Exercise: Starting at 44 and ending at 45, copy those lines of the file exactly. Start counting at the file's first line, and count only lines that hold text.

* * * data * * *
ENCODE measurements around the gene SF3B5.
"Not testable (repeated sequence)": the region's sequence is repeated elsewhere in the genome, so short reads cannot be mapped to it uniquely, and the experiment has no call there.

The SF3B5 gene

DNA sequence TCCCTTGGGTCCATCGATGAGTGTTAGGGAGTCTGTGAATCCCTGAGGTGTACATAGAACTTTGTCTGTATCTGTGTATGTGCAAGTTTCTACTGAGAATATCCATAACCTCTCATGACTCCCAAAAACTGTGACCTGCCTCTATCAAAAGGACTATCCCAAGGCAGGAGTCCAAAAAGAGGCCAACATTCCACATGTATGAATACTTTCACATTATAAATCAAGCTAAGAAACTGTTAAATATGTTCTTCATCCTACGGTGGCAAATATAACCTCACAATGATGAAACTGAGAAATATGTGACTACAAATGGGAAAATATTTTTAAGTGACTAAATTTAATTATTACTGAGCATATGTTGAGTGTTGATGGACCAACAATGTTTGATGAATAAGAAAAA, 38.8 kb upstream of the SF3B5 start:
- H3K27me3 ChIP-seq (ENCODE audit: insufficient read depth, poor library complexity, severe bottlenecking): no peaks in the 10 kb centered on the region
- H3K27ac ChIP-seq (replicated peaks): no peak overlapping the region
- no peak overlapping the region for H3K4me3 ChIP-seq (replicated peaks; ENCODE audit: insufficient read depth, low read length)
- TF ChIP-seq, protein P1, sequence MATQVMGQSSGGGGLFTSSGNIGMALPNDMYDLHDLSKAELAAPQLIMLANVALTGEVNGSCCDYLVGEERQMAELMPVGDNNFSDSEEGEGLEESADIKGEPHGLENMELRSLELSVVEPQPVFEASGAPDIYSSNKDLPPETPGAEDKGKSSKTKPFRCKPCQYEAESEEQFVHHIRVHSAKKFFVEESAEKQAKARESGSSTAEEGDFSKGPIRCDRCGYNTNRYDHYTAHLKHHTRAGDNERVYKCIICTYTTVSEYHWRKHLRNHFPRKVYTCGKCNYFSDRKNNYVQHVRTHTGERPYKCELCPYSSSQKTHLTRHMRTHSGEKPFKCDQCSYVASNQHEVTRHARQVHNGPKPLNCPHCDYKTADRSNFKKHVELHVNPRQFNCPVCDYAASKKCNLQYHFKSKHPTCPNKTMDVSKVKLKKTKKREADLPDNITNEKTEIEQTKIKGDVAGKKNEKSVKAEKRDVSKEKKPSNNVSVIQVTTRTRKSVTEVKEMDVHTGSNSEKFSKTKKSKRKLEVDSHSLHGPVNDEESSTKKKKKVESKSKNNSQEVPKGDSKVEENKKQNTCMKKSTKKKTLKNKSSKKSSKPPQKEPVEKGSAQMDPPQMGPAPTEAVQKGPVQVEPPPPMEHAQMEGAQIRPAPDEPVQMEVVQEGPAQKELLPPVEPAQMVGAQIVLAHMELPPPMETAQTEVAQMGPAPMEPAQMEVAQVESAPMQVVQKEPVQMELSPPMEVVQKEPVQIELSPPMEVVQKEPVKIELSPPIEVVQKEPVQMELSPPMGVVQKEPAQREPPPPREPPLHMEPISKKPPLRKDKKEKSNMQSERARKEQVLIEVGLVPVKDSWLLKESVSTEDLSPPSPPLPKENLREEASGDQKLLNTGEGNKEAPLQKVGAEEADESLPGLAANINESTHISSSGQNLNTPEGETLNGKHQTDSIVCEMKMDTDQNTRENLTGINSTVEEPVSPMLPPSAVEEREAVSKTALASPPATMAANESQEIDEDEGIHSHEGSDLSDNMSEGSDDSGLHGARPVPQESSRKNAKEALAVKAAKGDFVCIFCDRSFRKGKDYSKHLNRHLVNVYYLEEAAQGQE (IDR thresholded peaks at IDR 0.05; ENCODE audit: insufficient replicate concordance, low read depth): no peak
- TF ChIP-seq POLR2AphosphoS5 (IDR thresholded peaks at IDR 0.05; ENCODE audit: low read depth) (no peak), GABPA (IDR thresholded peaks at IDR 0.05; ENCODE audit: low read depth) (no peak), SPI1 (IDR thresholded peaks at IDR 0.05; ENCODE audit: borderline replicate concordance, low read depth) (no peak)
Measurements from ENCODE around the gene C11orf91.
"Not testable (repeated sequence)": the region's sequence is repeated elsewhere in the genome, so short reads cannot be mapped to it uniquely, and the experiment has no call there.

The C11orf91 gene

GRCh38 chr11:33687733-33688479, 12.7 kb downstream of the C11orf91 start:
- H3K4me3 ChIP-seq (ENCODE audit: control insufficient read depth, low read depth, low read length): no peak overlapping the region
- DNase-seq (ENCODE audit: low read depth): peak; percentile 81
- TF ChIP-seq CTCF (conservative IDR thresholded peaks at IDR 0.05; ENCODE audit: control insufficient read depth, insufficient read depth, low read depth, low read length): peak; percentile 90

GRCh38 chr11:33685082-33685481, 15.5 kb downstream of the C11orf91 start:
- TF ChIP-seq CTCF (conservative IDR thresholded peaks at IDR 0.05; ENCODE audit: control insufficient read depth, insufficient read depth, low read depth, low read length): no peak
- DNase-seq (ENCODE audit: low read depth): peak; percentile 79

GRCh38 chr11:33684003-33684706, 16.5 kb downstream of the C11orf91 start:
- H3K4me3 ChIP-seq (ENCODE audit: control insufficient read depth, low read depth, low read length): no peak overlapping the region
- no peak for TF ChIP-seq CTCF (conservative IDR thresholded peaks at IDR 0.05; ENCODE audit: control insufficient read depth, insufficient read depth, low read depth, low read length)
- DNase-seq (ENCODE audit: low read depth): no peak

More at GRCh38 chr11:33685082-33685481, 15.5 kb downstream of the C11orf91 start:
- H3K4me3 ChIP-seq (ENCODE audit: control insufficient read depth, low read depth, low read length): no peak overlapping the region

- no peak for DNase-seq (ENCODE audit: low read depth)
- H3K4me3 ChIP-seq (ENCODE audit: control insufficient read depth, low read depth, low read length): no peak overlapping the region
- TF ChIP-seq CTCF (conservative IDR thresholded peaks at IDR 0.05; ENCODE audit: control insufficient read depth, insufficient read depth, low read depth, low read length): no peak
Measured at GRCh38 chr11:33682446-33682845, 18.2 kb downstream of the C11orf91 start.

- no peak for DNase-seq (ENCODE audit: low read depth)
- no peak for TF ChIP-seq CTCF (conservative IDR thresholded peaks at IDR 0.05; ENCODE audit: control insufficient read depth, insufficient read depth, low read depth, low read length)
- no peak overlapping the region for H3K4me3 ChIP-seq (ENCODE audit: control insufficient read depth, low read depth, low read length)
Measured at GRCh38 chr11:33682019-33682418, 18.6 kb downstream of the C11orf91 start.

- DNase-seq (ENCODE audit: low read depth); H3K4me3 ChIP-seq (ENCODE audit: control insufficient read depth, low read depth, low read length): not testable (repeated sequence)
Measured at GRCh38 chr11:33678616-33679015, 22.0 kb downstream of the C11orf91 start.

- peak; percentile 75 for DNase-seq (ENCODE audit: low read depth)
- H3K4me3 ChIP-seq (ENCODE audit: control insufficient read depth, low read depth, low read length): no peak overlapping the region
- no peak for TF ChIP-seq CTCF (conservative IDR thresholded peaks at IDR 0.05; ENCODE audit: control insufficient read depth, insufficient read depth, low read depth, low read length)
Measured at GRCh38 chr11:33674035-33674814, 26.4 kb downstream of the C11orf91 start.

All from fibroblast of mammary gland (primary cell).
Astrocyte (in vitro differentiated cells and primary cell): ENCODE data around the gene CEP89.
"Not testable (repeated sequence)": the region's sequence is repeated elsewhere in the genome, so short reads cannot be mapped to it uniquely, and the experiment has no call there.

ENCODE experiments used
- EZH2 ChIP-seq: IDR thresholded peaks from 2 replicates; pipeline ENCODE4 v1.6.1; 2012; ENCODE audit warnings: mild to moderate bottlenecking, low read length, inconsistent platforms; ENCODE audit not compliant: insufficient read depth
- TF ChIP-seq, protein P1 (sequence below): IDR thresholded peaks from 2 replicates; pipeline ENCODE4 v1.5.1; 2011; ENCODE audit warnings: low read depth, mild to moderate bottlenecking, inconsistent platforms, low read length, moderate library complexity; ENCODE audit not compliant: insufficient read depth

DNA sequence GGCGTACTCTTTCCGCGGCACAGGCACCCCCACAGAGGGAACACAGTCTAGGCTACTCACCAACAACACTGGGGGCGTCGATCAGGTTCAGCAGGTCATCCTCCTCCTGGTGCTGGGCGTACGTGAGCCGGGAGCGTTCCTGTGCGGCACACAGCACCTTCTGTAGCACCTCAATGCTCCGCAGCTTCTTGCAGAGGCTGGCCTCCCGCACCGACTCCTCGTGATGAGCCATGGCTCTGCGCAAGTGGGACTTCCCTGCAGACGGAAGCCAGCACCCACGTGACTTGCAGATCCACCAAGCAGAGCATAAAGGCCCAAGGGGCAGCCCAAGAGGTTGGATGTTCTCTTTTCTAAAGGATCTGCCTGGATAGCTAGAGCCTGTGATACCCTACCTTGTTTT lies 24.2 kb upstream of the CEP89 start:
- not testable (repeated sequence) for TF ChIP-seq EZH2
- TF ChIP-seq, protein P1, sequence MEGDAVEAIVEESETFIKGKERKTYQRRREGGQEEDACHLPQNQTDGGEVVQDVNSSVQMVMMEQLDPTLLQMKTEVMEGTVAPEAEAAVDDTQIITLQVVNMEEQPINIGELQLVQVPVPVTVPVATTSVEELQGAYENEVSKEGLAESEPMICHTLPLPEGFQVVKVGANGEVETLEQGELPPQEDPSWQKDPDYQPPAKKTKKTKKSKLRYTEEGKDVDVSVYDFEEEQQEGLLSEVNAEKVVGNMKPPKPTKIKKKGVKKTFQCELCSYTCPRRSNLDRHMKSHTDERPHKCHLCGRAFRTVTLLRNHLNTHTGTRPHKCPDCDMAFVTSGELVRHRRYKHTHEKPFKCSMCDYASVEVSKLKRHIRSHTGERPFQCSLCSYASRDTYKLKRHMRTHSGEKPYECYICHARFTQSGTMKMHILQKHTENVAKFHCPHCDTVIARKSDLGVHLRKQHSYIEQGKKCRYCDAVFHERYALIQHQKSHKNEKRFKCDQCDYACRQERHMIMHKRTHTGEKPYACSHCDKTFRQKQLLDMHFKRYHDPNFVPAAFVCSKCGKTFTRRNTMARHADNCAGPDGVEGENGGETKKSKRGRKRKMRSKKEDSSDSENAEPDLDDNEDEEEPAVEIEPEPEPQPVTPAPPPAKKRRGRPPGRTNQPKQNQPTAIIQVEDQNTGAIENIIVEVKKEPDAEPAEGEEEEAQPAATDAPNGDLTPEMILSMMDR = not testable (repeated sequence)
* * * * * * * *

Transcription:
- EZH2 ChIP-seq: IDR thresholded peaks from 2 replicates; pipeline ENCODE4 v1.6.1; 2012; ENCODE audit warnings: mild to moderate bottlenecking, low read length, inconsistent platforms; ENCODE audit not compliant: insufficient read depth
- TF ChIP-seq, protein P1 (sequence below): IDR thresholded peaks from 2 replicates; pipeline ENCODE4 v1.5.1; 2011; ENCODE audit warnings: low read depth, mild to moderate bottlenecking, inconsistent platforms, low read length, moderate library complexity; ENCODE audit not compliant: insufficient read depth